There are plenty of OTT platforms available today, allowing operators to launch a video streaming service for their subscribers. Some of these platforms can even be used in the Cloud, and the majority of them can be installed on off-the-shelf servers and used on-premise. A recommended approach is to select a vendor providing content and subscriber management, analytics, and client applications for STB, Android TV, Smart TV, mobile, and web as well as the origin, streaming, and CDN as part of the same platform. With such an approach you will decrease the complexity of the solution and save on the integration and operation cost.
What Things Should You Consider While Choosing Your Vendor?
Many of the OTT platform vendors are not able to provide you with the platform for IPTV. The first thing that you need to check when choosing the best platform for IPTV is whether it supports OTT as well. Even though you maybe don’t need OTT today, which is unlikely as providing streaming on mobile devices is almost a must, for sure you will need it in the near future. The same goes for the support for DVB-C, DVB-T, or DVB-S services. If you see that you will need to connect STBs over satellite, cable, or terrestrial networks in the future, select a platform that supports this as well.
It Does Matter Which Device Model You Choose, And Here Is Why…
For IPTV, as you will be using multicast streams for your Linear TV channels, most likely you will be using STB devices. You could use Smart TVs as well, but support for multicast in combination with the DRM is very limited on Smart TVs, so you need to be careful about which model to choose. For STB devices, today everybody is choosing Android STBs. Nobody is buying Linux STB anymore. So this is an easy choice, but regardless if you choose Android TV or Android AOSP STB, the complication comes with support for multicast and DRM. Vendors have several references from such an environment, but many don’t have experience, and many OTT Android STBs will have issues with multicast and DRM.
But, Why Do Android STBs Actually Face Issues?
The main reason why Android STBs have issues with IPTV is that the main driver for STB vendors is OTT streaming. Already on the chipset level, they are primarily testing combinations with HLS / DASH streaming with Widevine and FairPlay DRMs. IPTV projects with Android STB are not so common and consequently not tested so well. However, for the Telco or ISP with their own managed IP network, IPTV makes sense, because it will save a lot of bandwidth compared to OTT streaming. The best guarantee to avoid integration issues is to select an IPTV platform and vendor or system integrator that has several references and can demonstrate to you the fully working solution with Android STB, multicast, and IPTV DRM.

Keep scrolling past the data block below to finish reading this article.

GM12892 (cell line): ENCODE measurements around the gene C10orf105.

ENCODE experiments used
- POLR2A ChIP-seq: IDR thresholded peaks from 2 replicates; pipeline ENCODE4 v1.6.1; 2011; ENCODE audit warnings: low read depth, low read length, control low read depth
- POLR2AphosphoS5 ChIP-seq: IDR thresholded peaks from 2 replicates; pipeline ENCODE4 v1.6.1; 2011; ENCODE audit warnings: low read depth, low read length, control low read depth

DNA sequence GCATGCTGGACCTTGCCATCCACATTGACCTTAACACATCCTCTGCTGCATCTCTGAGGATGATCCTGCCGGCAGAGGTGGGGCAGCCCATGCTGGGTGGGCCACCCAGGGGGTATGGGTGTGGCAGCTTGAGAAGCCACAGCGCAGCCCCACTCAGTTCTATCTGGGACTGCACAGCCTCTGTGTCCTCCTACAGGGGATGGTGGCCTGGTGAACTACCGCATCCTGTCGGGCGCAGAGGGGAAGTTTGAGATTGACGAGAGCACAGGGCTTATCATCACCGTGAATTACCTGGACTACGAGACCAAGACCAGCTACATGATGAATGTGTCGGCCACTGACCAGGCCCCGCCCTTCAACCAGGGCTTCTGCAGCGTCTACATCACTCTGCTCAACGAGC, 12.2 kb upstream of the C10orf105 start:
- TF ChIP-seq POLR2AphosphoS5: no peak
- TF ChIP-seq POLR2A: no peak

After We Have Chosen The Right Device…
You also need to decide what streaming protocol you want to use for Video on Demand and Catch Up TV services. If you want to keep the RTSP that was traditionally used in IPTV, your selected platform needs to support it. However, I would recommend using HLS for these services, as it is more future-proof. This means you will need to get OTT transcoders if you don’t have them already, but in this way, you will have the same streams for mobile and web devices and for STBs. Otherwise, you will have RTSP servers for STBs and OTT streaming servers for mobile, web, and other OTT devices when you introduce them in your service. As already mentioned, the important thing is that you select a platform that will provide streaming and CDN parts as well.
Pay Attention To FCC Functionality
Another very important thing to consider for IPTV is support for fast channel change (FCC) functionality. Zapping time is one of the most important features for your users and having a short zapping time can differentiate your service from competitors. In traditional IPTV solutions, the FCC server was an almost standard thing, but with Android STB, you need to check which vendor or which IPTV platform can provide you FCC and has already integrated, working Android STB that is used in production.
Remember, You Should Think About Your Users As Well
The last thing to consider is other features that are used in both IPTV and OTT worlds, such as Catchup TV, TV Guide, support for Series, binge-watching, etc. The key thing to consider on the client applications is whether it provides a premium UX. This is very important to get new subscribers and to keep existing ones. The user interface should be easy to use, with smooth and responsive navigation. An additional indicator that shows how good the UX is, is if client applications are providing video thumbnails when doing trick play actions. There are also other anti-churn features that will help you reduce churn and attract new users.
Before Taking The Deep Dive To IPTV/OTT World…
My recommendation is, first, carefully verify the technical and IPTV network requirements of multicast, DRM, and streaming. When you are sure these parts are covered, continue testing the UX and other features. Otherwise, you could lose time testing something that will not even work in the IPTV environment.